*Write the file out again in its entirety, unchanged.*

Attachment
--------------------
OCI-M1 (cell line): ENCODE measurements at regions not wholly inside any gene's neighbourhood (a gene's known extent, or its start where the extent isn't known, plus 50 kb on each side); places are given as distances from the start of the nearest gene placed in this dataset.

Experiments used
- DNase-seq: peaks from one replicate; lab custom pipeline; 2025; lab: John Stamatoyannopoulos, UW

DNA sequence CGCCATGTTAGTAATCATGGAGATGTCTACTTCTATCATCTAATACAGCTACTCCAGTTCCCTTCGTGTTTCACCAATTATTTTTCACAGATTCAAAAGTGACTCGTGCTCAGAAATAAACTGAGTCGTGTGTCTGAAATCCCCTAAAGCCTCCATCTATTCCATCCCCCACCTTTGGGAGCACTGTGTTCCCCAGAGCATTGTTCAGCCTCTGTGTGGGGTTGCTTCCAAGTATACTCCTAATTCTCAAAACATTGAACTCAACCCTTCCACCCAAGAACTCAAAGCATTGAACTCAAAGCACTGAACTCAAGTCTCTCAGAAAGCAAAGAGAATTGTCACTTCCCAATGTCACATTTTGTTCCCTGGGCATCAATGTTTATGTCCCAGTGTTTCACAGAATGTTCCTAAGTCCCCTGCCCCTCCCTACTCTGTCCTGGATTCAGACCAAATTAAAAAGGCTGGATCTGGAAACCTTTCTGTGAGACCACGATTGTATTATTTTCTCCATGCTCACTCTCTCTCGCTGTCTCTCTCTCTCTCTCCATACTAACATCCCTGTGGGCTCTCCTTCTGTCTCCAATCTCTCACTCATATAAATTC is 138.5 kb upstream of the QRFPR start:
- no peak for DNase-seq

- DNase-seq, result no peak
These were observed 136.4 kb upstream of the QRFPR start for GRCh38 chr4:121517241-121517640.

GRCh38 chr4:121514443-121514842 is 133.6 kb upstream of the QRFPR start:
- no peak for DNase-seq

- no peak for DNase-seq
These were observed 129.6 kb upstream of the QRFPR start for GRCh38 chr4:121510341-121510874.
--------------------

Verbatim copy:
OCI-M1 (cell line): ENCODE measurements at regions not wholly inside any gene's neighbourhood (a gene's known extent, or its start where the extent isn't known, plus 50 kb on each side); places are given as distances from the start of the nearest gene placed in this dataset.

Experiments used
- DNase-seq: peaks from one replicate; lab custom pipeline; 2025; lab: John Stamatoyannopoulos, UW

DNA sequence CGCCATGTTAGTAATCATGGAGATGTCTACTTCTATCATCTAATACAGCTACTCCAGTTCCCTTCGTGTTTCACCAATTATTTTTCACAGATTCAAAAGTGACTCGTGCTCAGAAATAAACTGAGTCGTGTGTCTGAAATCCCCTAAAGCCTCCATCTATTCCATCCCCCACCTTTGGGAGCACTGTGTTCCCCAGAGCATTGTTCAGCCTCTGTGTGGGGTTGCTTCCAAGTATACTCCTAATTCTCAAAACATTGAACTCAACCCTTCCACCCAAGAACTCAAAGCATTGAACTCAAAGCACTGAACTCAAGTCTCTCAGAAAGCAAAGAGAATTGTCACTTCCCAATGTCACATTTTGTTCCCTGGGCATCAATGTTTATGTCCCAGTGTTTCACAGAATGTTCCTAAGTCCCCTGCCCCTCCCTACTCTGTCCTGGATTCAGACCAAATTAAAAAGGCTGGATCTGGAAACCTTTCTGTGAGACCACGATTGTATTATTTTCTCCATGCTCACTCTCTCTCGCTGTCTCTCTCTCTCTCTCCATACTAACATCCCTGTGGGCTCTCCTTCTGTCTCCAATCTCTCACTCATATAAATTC is 138.5 kb upstream of the QRFPR start:
- no peak for DNase-seq

- DNase-seq, result no peak
These were observed 136.4 kb upstream of the QRFPR start for GRCh38 chr4:121517241-121517640.

GRCh38 chr4:121514443-121514842 is 133.6 kb upstream of the QRFPR start:
- no peak for DNase-seq

- no peak for DNase-seq
These were observed 129.6 kb upstream of the QRFPR start for GRCh38 chr4:121510341-121510874.